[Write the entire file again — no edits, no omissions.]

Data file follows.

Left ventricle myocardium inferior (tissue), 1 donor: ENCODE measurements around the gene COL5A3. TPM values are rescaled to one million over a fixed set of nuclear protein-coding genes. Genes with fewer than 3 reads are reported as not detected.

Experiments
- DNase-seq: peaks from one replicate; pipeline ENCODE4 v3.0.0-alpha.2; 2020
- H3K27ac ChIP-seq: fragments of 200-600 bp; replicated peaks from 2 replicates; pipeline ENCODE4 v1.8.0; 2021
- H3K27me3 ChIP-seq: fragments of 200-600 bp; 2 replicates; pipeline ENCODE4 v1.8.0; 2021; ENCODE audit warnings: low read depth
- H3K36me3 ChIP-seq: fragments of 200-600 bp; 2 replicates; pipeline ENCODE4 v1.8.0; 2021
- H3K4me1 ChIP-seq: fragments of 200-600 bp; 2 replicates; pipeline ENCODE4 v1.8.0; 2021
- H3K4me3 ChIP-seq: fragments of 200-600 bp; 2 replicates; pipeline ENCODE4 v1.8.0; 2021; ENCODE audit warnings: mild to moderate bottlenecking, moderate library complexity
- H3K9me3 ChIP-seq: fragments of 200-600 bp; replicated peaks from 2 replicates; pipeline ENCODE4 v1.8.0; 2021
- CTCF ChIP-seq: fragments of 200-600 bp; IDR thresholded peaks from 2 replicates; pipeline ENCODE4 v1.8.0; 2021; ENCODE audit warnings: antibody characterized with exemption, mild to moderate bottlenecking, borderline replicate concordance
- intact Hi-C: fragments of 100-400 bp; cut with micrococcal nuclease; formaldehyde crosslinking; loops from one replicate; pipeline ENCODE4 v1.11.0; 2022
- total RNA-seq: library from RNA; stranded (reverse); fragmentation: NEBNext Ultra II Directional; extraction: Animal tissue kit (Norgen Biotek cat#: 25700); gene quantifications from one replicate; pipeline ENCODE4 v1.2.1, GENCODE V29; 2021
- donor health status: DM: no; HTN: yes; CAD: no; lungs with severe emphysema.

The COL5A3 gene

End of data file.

Left ventricle myocardium inferior (tissue), 1 donor: ENCODE measurements around the gene COL5A3. TPM values are rescaled to one million over a fixed set of nuclear protein-coding genes. Genes with fewer than 3 reads are reported as not detected.

Experiments
- DNase-seq: peaks from one replicate; pipeline ENCODE4 v3.0.0-alpha.2; 2020
- H3K27ac ChIP-seq: fragments of 200-600 bp; replicated peaks from 2 replicates; pipeline ENCODE4 v1.8.0; 2021
- H3K27me3 ChIP-seq: fragments of 200-600 bp; 2 replicates; pipeline ENCODE4 v1.8.0; 2021; ENCODE audit warnings: low read depth
- H3K36me3 ChIP-seq: fragments of 200-600 bp; 2 replicates; pipeline ENCODE4 v1.8.0; 2021
- H3K4me1 ChIP-seq: fragments of 200-600 bp; 2 replicates; pipeline ENCODE4 v1.8.0; 2021
- H3K4me3 ChIP-seq: fragments of 200-600 bp; 2 replicates; pipeline ENCODE4 v1.8.0; 2021; ENCODE audit warnings: mild to moderate bottlenecking, moderate library complexity
- H3K9me3 ChIP-seq: fragments of 200-600 bp; replicated peaks from 2 replicates; pipeline ENCODE4 v1.8.0; 2021
- CTCF ChIP-seq: fragments of 200-600 bp; IDR thresholded peaks from 2 replicates; pipeline ENCODE4 v1.8.0; 2021; ENCODE audit warnings: antibody characterized with exemption, mild to moderate bottlenecking, borderline replicate concordance
- intact Hi-C: fragments of 100-400 bp; cut with micrococcal nuclease; formaldehyde crosslinking; loops from one replicate; pipeline ENCODE4 v1.11.0; 2022
- total RNA-seq: library from RNA; stranded (reverse); fragmentation: NEBNext Ultra II Directional; extraction: Animal tissue kit (Norgen Biotek cat#: 25700); gene quantifications from one replicate; pipeline ENCODE4 v1.2.1, GENCODE V29; 2021
- donor health status: DM: no; HTN: yes; CAD: no; lungs with severe emphysema.

The COL5A3 gene